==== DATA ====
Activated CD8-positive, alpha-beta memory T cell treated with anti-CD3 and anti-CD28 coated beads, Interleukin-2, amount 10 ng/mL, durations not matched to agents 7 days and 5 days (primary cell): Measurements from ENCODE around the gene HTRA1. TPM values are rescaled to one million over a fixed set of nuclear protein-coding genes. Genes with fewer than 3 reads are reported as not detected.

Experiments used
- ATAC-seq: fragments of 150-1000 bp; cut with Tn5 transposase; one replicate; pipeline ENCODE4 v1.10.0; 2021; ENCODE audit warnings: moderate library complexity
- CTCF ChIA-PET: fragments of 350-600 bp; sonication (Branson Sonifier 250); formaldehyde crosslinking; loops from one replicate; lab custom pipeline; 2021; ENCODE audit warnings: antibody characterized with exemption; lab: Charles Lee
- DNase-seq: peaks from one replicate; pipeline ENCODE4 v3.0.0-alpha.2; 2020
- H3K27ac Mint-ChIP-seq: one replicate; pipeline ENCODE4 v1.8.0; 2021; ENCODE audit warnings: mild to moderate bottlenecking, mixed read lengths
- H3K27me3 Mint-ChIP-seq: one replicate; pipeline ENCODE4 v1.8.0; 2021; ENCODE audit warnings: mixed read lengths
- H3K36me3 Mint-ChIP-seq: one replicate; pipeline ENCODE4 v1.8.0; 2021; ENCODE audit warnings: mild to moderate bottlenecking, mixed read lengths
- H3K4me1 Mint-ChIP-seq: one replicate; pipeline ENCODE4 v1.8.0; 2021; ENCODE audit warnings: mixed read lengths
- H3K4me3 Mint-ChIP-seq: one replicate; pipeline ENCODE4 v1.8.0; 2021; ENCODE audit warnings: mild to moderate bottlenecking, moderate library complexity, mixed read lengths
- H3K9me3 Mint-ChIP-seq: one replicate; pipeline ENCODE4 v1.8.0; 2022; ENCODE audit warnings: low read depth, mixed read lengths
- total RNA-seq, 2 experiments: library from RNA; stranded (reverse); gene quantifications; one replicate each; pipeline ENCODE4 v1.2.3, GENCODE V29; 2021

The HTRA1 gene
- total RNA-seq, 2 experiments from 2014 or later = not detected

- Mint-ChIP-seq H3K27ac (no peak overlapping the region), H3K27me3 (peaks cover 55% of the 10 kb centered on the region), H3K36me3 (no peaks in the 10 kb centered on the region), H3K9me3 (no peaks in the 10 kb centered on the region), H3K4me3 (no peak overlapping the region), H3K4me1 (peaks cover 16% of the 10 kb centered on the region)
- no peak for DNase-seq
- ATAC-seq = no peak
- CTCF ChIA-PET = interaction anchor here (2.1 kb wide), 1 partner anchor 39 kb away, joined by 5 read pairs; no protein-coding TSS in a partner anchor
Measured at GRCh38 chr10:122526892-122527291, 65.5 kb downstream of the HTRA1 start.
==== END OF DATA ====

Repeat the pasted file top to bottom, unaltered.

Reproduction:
Activated CD8-positive, alpha-beta memory T cell treated with anti-CD3 and anti-CD28 coated beads, Interleukin-2, amount 10 ng/mL, durations not matched to agents 7 days and 5 days (primary cell): Measurements from ENCODE around the gene HTRA1. TPM values are rescaled to one million over a fixed set of nuclear protein-coding genes. Genes with fewer than 3 reads are reported as not detected.

Experiments used
- ATAC-seq: fragments of 150-1000 bp; cut with Tn5 transposase; one replicate; pipeline ENCODE4 v1.10.0; 2021; ENCODE audit warnings: moderate library complexity
- CTCF ChIA-PET: fragments of 350-600 bp; sonication (Branson Sonifier 250); formaldehyde crosslinking; loops from one replicate; lab custom pipeline; 2021; ENCODE audit warnings: antibody characterized with exemption; lab: Charles Lee
- DNase-seq: peaks from one replicate; pipeline ENCODE4 v3.0.0-alpha.2; 2020
- H3K27ac Mint-ChIP-seq: one replicate; pipeline ENCODE4 v1.8.0; 2021; ENCODE audit warnings: mild to moderate bottlenecking, mixed read lengths
- H3K27me3 Mint-ChIP-seq: one replicate; pipeline ENCODE4 v1.8.0; 2021; ENCODE audit warnings: mixed read lengths
- H3K36me3 Mint-ChIP-seq: one replicate; pipeline ENCODE4 v1.8.0; 2021; ENCODE audit warnings: mild to moderate bottlenecking, mixed read lengths
- H3K4me1 Mint-ChIP-seq: one replicate; pipeline ENCODE4 v1.8.0; 2021; ENCODE audit warnings: mixed read lengths
- H3K4me3 Mint-ChIP-seq: one replicate; pipeline ENCODE4 v1.8.0; 2021; ENCODE audit warnings: mild to moderate bottlenecking, moderate library complexity, mixed read lengths
- H3K9me3 Mint-ChIP-seq: one replicate; pipeline ENCODE4 v1.8.0; 2022; ENCODE audit warnings: low read depth, mixed read lengths
- total RNA-seq, 2 experiments: library from RNA; stranded (reverse); gene quantifications; one replicate each; pipeline ENCODE4 v1.2.3, GENCODE V29; 2021

The HTRA1 gene
- total RNA-seq, 2 experiments from 2014 or later = not detected

- Mint-ChIP-seq H3K27ac (no peak overlapping the region), H3K27me3 (peaks cover 55% of the 10 kb centered on the region), H3K36me3 (no peaks in the 10 kb centered on the region), H3K9me3 (no peaks in the 10 kb centered on the region), H3K4me3 (no peak overlapping the region), H3K4me1 (peaks cover 16% of the 10 kb centered on the region)
- no peak for DNase-seq
- ATAC-seq = no peak
- CTCF ChIA-PET = interaction anchor here (2.1 kb wide), 1 partner anchor 39 kb away, joined by 5 read pairs; no protein-coding TSS in a partner anchor
Measured at GRCh38 chr10:122526892-122527291, 65.5 kb downstream of the HTRA1 start.